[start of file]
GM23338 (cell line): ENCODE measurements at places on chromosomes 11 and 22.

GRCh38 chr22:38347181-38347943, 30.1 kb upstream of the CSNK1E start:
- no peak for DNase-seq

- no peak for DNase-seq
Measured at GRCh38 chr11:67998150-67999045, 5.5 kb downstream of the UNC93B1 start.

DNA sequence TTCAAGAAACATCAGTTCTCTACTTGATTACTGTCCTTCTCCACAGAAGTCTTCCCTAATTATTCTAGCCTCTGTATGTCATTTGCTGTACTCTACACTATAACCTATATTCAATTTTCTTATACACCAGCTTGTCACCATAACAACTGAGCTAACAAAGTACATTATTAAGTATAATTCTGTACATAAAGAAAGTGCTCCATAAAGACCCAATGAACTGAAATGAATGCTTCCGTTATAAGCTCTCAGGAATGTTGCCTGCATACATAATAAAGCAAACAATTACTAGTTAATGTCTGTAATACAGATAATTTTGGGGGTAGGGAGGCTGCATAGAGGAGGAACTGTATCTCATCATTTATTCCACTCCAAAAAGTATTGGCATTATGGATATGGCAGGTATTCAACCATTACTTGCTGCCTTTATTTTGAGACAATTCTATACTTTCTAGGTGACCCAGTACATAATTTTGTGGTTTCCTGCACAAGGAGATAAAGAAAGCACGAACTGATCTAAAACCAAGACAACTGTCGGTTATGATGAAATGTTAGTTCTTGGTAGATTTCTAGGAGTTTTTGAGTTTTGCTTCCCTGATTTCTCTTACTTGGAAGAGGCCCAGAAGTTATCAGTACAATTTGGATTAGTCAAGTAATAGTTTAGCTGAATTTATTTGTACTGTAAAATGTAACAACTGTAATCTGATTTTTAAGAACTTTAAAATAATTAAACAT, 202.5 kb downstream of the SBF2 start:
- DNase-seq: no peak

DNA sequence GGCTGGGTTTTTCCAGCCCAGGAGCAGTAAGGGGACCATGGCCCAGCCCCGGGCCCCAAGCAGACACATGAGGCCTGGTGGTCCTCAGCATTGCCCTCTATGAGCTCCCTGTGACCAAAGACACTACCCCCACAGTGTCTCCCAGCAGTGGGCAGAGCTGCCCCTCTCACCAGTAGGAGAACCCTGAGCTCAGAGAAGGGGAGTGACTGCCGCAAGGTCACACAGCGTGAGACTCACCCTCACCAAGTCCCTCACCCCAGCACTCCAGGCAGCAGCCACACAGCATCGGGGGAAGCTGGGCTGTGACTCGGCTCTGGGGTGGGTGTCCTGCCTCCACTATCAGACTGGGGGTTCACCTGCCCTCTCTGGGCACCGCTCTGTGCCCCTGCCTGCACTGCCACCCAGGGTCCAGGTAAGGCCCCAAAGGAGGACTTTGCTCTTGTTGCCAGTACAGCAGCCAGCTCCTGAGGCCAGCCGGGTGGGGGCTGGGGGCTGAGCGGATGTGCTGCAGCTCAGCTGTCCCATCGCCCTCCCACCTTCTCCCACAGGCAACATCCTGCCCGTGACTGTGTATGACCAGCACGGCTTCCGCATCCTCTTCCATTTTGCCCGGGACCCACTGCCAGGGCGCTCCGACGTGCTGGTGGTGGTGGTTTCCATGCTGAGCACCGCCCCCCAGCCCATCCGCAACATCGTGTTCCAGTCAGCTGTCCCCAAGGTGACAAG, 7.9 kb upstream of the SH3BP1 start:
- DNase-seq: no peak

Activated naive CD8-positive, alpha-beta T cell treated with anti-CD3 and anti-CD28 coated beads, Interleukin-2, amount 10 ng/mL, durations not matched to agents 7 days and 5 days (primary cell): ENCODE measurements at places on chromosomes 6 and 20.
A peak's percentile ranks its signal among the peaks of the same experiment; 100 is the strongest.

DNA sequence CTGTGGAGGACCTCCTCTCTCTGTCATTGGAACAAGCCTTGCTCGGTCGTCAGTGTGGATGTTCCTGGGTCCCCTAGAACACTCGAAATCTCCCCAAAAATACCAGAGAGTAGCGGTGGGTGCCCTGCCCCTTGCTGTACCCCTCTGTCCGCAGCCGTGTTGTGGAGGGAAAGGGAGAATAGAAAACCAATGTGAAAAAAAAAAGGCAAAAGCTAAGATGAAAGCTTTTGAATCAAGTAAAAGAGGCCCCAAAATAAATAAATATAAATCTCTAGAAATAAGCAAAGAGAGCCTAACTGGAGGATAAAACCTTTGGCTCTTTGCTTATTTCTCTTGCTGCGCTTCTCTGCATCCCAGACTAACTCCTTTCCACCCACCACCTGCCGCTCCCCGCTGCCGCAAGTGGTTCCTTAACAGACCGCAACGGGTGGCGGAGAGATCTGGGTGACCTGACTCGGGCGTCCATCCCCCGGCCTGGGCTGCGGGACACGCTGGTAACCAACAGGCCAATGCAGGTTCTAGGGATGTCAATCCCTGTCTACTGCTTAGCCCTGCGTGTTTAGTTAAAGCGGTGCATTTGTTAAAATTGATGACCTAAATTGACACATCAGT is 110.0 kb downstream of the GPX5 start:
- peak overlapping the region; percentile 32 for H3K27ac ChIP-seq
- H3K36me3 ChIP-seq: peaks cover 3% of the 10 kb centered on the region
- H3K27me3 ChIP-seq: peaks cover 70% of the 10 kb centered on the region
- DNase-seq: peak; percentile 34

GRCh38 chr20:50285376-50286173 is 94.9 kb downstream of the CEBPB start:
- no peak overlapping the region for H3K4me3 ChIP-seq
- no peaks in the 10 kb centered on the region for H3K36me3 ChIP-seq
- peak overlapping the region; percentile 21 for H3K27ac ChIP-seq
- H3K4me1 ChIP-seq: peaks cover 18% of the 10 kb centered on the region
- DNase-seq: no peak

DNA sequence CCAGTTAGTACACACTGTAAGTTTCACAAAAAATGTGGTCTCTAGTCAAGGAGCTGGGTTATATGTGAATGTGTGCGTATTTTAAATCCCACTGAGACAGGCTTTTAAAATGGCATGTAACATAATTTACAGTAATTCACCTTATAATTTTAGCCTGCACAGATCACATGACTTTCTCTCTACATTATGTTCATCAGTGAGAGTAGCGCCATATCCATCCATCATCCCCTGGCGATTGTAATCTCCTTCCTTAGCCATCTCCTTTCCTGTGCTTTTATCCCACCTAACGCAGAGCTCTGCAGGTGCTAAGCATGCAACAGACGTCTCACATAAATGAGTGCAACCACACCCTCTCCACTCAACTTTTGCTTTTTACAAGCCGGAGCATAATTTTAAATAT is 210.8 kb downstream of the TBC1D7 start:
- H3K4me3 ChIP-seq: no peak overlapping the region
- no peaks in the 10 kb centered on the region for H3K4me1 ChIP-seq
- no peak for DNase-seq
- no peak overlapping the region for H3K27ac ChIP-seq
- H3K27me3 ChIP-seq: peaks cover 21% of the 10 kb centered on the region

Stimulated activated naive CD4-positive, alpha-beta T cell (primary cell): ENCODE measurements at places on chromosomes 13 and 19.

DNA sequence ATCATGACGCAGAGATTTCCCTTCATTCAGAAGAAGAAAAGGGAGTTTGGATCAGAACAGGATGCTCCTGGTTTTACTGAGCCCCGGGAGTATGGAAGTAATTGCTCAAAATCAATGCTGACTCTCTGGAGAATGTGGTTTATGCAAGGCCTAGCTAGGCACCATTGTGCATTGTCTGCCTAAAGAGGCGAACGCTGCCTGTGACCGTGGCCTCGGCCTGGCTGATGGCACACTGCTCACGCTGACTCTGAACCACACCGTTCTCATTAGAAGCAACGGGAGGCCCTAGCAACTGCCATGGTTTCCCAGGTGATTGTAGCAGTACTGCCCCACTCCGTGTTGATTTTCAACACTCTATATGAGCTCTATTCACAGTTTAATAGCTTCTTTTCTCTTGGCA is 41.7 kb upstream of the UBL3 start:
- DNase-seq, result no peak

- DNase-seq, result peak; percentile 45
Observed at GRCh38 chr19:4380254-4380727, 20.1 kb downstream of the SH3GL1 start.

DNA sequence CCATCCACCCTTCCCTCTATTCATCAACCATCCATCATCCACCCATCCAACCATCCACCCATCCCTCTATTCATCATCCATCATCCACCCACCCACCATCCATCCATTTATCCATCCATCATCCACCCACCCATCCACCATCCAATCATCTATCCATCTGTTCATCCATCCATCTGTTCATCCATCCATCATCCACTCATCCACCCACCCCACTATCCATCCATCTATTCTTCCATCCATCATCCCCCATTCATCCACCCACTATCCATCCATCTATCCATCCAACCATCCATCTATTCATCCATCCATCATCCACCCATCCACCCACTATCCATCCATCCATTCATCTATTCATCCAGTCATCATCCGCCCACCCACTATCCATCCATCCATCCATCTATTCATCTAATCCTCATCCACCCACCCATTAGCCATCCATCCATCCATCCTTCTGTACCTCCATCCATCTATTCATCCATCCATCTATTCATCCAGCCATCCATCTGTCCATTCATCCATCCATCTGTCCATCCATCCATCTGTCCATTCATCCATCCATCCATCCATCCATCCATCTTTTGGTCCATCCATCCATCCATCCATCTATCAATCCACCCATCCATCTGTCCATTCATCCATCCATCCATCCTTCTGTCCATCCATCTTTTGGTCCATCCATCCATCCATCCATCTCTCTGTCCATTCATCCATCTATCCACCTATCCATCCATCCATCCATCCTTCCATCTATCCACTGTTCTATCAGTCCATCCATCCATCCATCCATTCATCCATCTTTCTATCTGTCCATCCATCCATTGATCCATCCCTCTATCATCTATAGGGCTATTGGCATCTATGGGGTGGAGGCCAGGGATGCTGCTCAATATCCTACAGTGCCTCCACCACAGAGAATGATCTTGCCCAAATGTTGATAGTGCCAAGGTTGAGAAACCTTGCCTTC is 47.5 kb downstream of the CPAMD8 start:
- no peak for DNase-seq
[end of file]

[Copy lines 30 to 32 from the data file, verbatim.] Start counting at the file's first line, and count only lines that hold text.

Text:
DNA sequence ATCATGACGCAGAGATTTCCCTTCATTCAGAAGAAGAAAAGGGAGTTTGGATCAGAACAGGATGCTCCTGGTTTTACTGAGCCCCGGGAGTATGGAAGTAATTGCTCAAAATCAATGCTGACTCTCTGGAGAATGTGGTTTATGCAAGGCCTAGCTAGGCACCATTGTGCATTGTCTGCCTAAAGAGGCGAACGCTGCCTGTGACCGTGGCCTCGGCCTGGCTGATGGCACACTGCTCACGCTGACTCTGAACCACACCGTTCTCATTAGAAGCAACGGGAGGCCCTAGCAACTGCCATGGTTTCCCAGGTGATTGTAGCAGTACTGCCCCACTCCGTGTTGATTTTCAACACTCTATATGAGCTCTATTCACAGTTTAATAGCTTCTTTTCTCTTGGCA is 41.7 kb upstream of the UBL3 start:
- DNase-seq, result no peak

- DNase-seq, result peak; percentile 45